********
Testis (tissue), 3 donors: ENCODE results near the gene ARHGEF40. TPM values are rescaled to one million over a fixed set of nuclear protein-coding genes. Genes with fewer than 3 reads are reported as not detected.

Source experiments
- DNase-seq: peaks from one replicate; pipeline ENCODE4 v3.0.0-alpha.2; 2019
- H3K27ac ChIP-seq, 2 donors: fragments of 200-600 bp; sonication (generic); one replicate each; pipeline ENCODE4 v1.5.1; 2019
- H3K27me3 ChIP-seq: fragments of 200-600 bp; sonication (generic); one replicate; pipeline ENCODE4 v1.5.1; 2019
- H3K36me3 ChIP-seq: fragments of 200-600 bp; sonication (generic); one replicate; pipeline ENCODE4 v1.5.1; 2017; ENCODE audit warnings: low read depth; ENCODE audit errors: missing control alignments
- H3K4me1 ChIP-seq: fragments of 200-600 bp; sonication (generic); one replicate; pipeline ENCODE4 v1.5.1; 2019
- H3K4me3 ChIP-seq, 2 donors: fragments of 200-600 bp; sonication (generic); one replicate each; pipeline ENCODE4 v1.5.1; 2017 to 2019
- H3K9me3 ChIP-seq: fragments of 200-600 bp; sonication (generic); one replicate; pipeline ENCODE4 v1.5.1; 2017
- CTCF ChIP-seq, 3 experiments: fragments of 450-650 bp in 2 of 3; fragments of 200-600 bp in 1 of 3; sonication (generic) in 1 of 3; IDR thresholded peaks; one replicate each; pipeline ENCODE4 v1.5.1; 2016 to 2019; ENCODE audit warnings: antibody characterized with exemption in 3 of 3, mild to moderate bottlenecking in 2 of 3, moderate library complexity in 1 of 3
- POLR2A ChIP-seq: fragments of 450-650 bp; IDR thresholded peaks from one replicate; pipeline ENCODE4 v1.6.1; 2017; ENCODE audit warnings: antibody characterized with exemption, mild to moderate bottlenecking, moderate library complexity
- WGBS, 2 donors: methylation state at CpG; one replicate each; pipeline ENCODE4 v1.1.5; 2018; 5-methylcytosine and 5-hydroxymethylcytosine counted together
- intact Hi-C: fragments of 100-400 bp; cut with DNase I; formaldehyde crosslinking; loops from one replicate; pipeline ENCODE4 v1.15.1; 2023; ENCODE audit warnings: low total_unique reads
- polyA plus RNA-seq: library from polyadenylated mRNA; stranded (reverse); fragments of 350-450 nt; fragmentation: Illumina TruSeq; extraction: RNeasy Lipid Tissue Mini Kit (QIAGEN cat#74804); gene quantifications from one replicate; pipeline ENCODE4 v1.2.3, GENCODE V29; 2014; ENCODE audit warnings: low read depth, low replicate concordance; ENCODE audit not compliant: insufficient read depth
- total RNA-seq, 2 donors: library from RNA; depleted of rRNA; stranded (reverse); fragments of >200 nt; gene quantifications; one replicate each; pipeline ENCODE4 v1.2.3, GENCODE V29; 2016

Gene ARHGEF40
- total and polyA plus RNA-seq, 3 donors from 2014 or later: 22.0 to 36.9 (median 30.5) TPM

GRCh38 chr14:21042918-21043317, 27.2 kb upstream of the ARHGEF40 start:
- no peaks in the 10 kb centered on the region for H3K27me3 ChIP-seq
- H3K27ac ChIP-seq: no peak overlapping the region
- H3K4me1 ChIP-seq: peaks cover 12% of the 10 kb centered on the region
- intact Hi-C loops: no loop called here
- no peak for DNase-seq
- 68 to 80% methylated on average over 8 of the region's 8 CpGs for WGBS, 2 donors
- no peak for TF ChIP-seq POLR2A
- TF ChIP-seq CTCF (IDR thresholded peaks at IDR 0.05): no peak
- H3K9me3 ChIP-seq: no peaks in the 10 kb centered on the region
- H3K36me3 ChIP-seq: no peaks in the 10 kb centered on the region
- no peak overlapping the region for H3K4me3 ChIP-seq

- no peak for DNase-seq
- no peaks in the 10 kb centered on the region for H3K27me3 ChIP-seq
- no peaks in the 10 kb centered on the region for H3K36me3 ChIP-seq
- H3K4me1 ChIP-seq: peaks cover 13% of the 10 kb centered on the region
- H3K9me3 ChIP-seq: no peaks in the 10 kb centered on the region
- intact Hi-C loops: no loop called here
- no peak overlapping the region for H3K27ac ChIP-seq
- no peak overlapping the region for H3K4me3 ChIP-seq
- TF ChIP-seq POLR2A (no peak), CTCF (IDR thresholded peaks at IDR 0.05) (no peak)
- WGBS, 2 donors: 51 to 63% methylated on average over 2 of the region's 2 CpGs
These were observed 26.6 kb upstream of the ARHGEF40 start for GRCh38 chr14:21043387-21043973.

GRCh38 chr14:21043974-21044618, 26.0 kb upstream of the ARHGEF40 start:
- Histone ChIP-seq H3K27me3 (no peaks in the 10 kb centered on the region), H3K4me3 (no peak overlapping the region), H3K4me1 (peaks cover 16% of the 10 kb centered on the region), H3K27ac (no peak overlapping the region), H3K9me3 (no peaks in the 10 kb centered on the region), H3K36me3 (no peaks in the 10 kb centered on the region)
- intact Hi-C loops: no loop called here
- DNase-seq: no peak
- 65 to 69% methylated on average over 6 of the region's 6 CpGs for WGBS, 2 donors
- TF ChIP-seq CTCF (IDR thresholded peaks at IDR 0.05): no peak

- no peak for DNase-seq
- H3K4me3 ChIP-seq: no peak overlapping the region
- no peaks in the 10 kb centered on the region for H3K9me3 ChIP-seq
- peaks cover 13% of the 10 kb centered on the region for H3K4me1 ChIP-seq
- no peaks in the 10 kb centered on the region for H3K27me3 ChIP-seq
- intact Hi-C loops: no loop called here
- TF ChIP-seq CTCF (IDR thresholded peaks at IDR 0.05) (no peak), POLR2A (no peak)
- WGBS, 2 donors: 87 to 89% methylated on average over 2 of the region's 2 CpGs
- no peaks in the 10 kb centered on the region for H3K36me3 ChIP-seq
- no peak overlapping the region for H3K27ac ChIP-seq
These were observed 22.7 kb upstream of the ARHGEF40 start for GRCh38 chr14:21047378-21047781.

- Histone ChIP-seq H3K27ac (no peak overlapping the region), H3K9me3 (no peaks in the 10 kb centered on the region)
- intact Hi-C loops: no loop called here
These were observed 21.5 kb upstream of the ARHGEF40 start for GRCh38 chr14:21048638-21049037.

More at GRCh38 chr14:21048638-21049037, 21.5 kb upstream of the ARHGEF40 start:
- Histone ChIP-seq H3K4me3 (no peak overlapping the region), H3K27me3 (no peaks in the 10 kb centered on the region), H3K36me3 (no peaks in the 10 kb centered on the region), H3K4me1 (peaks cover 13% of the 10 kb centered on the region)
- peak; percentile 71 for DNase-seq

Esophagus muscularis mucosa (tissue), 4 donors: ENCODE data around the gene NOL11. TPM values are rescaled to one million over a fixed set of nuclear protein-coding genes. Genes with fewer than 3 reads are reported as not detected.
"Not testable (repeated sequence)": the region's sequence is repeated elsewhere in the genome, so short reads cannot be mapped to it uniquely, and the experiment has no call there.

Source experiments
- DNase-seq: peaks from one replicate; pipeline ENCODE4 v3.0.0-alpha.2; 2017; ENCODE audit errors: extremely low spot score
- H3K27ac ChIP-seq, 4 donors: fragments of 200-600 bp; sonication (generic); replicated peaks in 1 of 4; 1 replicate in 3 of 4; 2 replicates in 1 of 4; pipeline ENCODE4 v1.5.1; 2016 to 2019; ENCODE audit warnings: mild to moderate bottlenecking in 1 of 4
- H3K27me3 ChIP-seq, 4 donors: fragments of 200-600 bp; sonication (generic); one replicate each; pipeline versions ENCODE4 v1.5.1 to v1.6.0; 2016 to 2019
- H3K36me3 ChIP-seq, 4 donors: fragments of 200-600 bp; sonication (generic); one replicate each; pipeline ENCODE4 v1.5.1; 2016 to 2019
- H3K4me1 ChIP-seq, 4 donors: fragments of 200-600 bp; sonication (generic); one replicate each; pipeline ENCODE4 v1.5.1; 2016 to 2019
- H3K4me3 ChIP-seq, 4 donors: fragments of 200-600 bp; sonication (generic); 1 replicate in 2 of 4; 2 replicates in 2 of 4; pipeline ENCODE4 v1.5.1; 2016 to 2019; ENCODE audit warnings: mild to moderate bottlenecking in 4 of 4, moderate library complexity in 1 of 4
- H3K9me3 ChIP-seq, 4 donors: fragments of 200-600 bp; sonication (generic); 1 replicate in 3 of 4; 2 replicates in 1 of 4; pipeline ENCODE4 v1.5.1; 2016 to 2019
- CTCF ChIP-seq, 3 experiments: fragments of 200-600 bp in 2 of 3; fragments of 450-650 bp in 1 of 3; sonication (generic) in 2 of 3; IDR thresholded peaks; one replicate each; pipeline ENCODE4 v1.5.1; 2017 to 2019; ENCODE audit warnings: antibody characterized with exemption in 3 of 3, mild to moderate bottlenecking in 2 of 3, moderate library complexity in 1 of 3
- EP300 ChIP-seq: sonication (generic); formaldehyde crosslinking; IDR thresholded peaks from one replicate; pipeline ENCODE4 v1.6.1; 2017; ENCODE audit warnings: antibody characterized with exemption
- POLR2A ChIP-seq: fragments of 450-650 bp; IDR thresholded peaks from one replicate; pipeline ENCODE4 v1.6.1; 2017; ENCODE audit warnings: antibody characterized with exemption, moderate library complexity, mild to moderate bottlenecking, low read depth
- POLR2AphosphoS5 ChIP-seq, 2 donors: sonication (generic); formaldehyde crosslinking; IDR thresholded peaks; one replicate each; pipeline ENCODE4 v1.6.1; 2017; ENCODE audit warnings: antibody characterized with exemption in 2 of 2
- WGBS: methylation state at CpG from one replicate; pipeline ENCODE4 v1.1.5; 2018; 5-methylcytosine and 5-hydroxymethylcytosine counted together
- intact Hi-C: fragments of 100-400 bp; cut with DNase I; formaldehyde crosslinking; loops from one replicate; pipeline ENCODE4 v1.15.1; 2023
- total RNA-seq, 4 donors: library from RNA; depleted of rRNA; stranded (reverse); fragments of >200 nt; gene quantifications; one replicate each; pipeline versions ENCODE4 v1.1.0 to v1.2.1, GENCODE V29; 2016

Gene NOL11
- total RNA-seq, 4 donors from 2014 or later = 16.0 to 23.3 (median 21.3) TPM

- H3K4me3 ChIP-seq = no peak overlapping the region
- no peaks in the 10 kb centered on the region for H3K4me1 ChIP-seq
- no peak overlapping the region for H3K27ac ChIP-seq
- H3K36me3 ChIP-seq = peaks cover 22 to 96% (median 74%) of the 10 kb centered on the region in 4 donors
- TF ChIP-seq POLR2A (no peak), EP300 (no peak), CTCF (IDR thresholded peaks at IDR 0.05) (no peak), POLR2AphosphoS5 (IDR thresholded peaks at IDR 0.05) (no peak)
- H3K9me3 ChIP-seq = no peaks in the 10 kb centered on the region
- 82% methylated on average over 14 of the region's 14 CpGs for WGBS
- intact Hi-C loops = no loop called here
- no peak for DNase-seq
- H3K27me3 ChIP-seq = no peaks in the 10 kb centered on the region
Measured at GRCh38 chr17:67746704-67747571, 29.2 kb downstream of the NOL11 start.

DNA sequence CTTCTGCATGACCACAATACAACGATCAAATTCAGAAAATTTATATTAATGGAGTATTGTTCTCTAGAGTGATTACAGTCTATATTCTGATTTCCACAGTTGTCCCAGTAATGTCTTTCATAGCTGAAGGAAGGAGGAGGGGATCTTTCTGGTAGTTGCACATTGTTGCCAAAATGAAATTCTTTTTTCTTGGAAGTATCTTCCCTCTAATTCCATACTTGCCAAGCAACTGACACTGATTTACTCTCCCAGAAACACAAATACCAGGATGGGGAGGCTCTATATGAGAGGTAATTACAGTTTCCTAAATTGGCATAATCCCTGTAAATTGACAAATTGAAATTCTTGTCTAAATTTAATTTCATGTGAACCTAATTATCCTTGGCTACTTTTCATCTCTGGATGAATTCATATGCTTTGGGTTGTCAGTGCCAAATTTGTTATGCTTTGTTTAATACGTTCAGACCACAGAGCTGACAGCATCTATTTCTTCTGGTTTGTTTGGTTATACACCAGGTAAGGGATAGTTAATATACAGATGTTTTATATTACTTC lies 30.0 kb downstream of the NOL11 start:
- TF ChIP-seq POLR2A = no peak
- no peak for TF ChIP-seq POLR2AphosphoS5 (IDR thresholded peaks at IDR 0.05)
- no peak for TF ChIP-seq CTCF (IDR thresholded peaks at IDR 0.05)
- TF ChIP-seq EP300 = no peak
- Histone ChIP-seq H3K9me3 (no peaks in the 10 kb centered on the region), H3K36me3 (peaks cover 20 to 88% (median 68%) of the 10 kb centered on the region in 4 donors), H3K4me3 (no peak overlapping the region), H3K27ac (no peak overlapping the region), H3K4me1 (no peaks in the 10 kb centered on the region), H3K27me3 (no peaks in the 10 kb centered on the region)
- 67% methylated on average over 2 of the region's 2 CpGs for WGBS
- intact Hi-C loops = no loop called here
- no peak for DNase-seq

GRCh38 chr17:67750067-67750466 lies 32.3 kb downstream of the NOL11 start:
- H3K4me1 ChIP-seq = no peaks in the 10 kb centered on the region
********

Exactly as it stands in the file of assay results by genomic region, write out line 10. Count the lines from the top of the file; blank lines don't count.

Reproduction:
- CTCF ChIP-seq, 3 experiments: fragments of 450-650 bp in 2 of 3; fragments of 200-600 bp in 1 of 3; sonication (generic) in 1 of 3; IDR thresholded peaks; one replicate each; pipeline ENCODE4 v1.5.1; 2016 to 2019; ENCODE audit warnings: antibody characterized with exemption in 3 of 3, mild to moderate bottlenecking in 2 of 3, moderate library complexity in 1 of 3